Researchers have claimed that dementia and other cognitive disorders now appear to be the risk factors for developing severe COVID-19.
The findings, published in the journal 'Brain, Behavior and Immunity', highlight the need for special care for populations with these pre-existing conditions during the pandemic.
Follow NewsGram on Twitter to stay updated about the World news.
"We took a hypothesis-free approach and the most statistically significant ones are the cognitive disorders and Type 2 diabetes," said study senior author Kaixiong Ye from the University of Georgia in the US.
"Right now, we don't know the mechanisms behind these associations, we only know these are more common in COVID-19 patients," Ye added.
Follow NewsGram on Facebook to stay updated.
In a blind study, the researchers analyzed data from nearly 1,000 diseases and two specific genes to compare the health profiles of COVID patients with those testing negative, looking for commonalities in the patients.
The study relied on data from UK Biobank, a long-term study of more than 5,00,000 participants investigating the respective contributions of genetic predisposition and environmental exposure to the development of the disease.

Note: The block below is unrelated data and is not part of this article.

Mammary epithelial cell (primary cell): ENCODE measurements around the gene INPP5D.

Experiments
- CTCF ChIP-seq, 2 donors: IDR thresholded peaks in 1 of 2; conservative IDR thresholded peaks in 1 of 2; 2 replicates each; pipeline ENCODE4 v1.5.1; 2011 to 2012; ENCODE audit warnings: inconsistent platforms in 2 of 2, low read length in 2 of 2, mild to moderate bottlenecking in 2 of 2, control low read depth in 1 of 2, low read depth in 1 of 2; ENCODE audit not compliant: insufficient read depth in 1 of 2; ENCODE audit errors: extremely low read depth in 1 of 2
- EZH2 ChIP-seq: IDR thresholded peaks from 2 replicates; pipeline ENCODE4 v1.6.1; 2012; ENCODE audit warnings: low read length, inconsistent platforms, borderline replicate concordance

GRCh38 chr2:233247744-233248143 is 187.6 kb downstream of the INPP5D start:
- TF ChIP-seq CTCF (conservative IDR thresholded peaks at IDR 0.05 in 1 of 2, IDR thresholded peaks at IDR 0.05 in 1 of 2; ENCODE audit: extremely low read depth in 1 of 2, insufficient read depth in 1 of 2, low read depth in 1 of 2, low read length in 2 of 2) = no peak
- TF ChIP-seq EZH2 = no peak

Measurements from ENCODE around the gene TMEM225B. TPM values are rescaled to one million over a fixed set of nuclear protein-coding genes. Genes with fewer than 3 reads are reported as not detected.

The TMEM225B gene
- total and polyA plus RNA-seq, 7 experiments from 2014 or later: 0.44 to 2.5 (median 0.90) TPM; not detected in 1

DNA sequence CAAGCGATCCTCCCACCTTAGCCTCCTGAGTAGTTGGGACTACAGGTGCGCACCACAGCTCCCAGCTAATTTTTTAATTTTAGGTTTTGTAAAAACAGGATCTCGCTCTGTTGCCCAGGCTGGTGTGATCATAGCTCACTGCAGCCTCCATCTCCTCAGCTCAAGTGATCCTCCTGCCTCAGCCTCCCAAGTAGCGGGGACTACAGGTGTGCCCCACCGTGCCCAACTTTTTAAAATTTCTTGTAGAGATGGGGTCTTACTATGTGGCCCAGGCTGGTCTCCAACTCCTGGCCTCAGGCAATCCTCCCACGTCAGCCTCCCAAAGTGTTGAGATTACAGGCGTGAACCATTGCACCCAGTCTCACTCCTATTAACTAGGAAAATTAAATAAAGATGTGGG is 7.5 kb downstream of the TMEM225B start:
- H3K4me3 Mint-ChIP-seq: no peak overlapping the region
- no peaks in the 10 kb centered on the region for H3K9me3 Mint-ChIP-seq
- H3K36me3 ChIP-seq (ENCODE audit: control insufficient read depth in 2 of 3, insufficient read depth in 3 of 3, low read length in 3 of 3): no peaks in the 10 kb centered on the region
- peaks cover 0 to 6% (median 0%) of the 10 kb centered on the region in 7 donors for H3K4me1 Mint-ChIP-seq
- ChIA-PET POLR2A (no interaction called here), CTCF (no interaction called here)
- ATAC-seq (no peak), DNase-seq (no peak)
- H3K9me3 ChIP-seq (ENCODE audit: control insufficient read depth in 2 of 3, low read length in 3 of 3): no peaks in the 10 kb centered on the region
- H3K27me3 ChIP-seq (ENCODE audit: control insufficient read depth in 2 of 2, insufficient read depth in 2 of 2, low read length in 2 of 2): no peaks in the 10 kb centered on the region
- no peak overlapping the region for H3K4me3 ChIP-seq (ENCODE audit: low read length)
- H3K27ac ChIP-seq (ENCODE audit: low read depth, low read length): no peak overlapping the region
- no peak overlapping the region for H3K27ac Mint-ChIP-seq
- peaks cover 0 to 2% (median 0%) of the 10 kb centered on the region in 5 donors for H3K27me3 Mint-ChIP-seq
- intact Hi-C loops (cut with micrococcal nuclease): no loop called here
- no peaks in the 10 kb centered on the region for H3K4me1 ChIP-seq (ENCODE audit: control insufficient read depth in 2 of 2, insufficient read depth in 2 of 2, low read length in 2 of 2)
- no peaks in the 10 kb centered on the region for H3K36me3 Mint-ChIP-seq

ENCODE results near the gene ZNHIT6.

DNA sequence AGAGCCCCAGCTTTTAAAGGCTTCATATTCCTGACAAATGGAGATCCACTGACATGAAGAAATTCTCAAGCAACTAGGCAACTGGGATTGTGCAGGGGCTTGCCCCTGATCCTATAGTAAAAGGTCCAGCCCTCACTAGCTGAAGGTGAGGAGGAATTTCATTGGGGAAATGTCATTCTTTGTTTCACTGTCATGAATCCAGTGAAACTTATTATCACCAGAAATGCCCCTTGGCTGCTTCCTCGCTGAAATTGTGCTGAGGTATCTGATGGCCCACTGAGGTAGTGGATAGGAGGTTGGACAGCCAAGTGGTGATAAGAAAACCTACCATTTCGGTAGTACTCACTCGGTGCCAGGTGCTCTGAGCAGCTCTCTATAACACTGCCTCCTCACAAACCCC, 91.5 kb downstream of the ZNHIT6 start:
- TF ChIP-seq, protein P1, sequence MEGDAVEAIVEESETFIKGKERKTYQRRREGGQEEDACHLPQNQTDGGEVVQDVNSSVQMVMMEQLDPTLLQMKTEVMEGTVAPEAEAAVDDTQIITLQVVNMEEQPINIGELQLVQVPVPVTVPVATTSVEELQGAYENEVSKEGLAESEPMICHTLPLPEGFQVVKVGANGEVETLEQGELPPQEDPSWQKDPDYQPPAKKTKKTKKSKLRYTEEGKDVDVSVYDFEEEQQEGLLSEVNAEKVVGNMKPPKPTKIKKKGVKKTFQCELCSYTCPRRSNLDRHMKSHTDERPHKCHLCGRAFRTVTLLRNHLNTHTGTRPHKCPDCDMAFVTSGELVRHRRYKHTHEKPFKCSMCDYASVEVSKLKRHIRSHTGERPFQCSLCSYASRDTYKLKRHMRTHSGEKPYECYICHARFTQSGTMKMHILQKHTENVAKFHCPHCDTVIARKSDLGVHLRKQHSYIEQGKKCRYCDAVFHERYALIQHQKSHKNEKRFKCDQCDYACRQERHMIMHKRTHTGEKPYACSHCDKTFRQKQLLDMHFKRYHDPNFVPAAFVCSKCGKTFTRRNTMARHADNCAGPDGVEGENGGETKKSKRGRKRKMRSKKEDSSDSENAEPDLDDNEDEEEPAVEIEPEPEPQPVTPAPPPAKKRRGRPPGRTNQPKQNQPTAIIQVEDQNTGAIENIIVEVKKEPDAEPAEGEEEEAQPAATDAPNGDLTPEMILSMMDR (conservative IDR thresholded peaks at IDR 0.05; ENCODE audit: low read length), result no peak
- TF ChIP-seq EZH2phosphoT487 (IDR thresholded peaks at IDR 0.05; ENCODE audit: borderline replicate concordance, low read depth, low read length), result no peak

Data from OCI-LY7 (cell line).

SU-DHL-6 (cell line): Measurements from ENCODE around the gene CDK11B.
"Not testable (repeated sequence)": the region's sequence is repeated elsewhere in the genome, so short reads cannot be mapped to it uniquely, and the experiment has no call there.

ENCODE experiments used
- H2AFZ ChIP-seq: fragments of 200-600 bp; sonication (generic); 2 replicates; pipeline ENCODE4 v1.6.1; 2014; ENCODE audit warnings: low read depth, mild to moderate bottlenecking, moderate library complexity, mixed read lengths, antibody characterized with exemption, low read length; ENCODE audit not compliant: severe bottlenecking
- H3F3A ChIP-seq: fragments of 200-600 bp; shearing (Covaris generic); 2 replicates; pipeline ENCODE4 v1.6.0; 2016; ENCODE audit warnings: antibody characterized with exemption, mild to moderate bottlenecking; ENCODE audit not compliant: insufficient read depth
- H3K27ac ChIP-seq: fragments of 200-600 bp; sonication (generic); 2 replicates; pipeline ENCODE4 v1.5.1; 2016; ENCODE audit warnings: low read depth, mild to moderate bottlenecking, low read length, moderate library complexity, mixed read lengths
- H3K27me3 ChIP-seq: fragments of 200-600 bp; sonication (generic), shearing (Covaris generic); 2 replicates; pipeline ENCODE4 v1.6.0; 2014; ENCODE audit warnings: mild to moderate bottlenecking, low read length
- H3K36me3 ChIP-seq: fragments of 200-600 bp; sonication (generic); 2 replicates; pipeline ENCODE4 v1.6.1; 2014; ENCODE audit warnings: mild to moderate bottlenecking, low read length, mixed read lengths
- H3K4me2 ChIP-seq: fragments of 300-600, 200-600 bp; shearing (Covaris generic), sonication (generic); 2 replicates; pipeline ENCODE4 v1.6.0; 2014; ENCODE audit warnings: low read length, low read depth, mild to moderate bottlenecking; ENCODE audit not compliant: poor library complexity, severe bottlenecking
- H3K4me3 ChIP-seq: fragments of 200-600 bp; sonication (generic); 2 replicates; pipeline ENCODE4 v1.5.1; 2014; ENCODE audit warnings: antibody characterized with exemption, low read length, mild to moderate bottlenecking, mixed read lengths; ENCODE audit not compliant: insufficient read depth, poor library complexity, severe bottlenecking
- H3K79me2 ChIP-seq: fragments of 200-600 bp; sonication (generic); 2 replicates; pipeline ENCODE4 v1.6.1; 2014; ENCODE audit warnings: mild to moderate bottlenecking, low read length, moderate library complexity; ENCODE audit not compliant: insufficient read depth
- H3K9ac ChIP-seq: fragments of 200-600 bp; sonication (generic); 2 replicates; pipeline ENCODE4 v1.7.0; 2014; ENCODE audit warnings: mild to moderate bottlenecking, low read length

The research team also found that variations in genes related to SARS-CoV-2 infection may be associated with severe COVID-19 that requires hospitalization. Pixabay
Analyzing the genetic factors that make some individuals at higher risk for severe COVID-19, the team focused on two genes: ACE2 and TPMPRSS2, known to be critical for the virus to enter into human cells.
"In the TMPRSS2 gene, we found that a specific genetic variation is more common in the Covid-19 patients," Ye said, adding that while the discovery was novel at the time, the team knows more data now exists about host genetic factors than even three months ago.
Want to read more in Hindi? Checkout: यूपी ने कोरोना को बनाया व्यवसाय का साधन
The research team also found that variations in genes related to SARS-CoV-2 infection may be associated with severe COVID-19 that requires hospitalization.
"And we are starting to understand how those genetic variations are making a difference," Ye stressed.
"Working on one disease, the whole field is converging together, around the world, at the same time. It really showcases the power of science," he said.
Also Read: Delayed Treatment of Brain Stroke Leads to Disabilities
"What my group is doing is really just data analysis, large-scale data mining, but from vaccine development to studies in patients, scientists are attacking the disease from different aspects, and that's moving us forward very quickly in combating COVID-19." the study author wrote. (IANS)